Based on the outstanding sell-out book by Maggie O’Farrell, Lolita Chakrabarti adapts the story for the stage under the RSC, which just recently transferred to West End at the Garrick Theatre. This being such a widely known story it is likely to match the book in being a sell-out, however we lose so much of the quality and depth of the characters to perhaps fit the time frame. We are introduced to Agnes (Madeleine Mantock) a young woman in Warwickshire inspired by plants, herbs and natural resources- she meets her new Latin tutor, William (Tom Varey). From there, they fall in love and Agnes falls pregnant out of wedlock. Quickly married and now twins on the way William goes to London to pursue his writing. Although we have moments with William as his career takes off, we stay with the women left behind. As the children grow up there is always a lingering feeling of doom which Agnes is aware of. She grips her children tightly with so much love as if she knows it’ll be short lived. Hamnet (the male twin) falls ill and dies not long after we have officially met him in the production, the fall out being terrible grief and a beautifully sad performance by remaining twin Judith (Alex Jarrett). In tribute, Will writes Hamlet in which he immortalises Hamnet.
The story moves at such a fast pace but still has an ability to be flat, the energy was so low making those moments of silence awkward rather than powerful. This also meant that a lot of this play was made up of short scenes which never allowed us to really get to know these people, if the book was created from a passion to let Agnes live and create a legacy separate to Shakespeare, this production still very much felt like a ‘Shakespeare… and family’ story. We spent a lot of time with Agnes from childhood to motherhood and then through grief, but I couldn’t quite latch on or connect with their love story and I can’t quite pinpoint why. Act 2, we are finally introduced to the children who bring a lot of life to the stage, they become ill almost immediately which brought the pace back to that slow, stagnant feeling.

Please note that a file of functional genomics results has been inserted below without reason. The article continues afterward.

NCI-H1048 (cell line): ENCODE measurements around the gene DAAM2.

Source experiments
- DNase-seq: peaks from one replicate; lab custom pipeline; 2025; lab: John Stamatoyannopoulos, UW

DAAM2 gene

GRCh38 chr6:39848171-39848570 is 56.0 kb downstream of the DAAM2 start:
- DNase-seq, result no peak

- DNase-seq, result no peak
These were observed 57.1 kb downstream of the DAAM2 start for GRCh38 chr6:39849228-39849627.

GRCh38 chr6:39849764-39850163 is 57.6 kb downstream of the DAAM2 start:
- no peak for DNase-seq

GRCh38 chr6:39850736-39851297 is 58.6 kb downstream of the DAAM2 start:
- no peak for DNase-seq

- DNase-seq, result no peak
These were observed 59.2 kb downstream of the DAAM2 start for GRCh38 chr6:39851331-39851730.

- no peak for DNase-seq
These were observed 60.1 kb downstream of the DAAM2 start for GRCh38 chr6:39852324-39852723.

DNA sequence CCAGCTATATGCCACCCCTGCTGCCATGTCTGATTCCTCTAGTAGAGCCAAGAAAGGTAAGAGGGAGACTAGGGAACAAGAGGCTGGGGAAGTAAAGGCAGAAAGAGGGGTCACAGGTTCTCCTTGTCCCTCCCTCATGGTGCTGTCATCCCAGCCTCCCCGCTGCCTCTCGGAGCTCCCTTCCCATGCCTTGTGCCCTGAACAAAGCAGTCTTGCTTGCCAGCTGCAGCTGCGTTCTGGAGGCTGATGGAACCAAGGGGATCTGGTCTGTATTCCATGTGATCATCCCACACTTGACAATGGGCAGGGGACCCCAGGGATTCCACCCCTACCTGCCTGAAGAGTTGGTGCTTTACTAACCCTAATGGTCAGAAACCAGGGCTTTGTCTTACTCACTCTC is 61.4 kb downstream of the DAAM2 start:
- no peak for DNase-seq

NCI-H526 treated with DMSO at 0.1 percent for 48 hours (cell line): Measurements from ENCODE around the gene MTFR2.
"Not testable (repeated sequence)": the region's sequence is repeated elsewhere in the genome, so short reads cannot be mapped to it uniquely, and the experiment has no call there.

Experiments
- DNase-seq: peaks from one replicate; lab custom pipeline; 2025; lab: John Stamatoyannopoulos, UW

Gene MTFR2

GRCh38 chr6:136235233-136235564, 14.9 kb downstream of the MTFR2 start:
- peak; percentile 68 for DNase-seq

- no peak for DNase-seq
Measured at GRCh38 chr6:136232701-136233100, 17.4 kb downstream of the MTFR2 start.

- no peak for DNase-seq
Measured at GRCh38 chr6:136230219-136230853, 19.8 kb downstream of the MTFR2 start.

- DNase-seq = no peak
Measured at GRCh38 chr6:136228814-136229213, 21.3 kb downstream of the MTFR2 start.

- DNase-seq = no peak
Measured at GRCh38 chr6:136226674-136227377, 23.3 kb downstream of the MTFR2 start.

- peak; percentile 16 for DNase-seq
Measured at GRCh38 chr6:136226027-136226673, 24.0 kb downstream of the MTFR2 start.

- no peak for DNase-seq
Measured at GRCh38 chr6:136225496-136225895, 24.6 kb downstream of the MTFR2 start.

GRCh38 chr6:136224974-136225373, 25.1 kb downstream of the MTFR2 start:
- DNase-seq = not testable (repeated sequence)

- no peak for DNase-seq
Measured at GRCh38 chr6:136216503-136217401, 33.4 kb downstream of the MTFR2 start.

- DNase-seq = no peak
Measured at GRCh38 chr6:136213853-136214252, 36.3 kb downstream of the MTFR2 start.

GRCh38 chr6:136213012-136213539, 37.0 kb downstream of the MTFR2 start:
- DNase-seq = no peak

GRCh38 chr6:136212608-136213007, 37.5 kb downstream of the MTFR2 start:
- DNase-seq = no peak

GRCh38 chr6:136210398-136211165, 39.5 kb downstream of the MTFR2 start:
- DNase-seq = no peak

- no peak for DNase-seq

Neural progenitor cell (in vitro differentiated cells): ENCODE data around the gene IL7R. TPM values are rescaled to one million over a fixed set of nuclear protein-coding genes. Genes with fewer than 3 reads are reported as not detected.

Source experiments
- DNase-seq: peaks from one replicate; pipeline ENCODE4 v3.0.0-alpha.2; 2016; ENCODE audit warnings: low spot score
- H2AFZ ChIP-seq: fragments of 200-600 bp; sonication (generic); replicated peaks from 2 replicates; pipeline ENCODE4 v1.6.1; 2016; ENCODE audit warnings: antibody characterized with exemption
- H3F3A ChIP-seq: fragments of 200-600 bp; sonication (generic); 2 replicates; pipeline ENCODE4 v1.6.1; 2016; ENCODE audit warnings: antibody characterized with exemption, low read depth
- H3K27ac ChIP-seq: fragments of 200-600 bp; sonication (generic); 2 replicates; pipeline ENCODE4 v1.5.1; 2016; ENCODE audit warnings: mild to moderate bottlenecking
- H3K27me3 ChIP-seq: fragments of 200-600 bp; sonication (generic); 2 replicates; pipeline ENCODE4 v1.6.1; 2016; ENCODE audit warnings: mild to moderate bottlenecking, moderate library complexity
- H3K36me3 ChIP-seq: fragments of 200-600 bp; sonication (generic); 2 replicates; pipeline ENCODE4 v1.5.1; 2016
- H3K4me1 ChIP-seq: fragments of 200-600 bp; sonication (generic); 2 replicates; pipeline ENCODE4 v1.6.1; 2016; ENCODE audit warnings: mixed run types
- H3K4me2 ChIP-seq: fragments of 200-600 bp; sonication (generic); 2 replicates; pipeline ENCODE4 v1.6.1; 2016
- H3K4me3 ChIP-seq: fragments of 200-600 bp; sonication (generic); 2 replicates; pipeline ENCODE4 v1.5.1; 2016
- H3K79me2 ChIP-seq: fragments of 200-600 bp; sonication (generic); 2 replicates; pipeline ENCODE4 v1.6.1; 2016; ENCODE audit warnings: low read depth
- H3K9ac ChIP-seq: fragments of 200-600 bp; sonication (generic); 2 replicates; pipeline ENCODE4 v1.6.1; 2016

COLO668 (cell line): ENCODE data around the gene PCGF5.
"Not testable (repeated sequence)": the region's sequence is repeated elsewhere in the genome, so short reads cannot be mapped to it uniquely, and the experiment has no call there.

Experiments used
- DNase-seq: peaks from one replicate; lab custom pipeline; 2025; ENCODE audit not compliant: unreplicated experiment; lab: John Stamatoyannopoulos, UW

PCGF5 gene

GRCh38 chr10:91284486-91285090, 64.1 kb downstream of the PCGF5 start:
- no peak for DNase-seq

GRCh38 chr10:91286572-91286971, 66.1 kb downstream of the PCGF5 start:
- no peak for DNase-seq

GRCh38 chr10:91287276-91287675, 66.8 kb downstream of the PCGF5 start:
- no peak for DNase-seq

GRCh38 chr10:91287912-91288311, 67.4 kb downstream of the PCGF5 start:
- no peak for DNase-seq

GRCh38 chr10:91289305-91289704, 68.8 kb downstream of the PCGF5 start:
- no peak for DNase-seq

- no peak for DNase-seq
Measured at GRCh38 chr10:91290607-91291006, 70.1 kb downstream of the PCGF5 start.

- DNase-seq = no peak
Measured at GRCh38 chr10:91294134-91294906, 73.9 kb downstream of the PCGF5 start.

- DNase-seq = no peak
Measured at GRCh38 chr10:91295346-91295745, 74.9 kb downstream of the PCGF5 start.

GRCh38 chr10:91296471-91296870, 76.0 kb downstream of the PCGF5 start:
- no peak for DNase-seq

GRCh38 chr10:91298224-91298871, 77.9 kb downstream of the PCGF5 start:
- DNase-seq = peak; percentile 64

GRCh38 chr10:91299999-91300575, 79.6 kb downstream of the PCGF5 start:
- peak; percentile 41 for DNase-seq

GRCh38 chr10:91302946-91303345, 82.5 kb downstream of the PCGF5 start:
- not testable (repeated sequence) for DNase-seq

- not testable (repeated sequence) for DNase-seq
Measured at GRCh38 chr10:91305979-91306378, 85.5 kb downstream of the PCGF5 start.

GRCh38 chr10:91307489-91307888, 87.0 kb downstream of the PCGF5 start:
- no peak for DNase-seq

The truly mesmerising thing about this production is the creative team behind the design. It’s smart, interesting and offers a lot for the cast to use throughout. Designer Tom Piper, lighting by Prema Mehta and sound by Simon Baker created a gorgeous world to watch with little subtle changes as we move through time.
Overall, I wanted less of a time lapse of their whole life done as quickly as it had been done and more moments with the characters so I could learn and begin to care about them. It felt more like a history lesson rather than an ode to Agnes and her forgotten place next to Shakespeare.
Reviewer: Alice Rose
Reviewed: 19th October 2023
North West End UK Rating: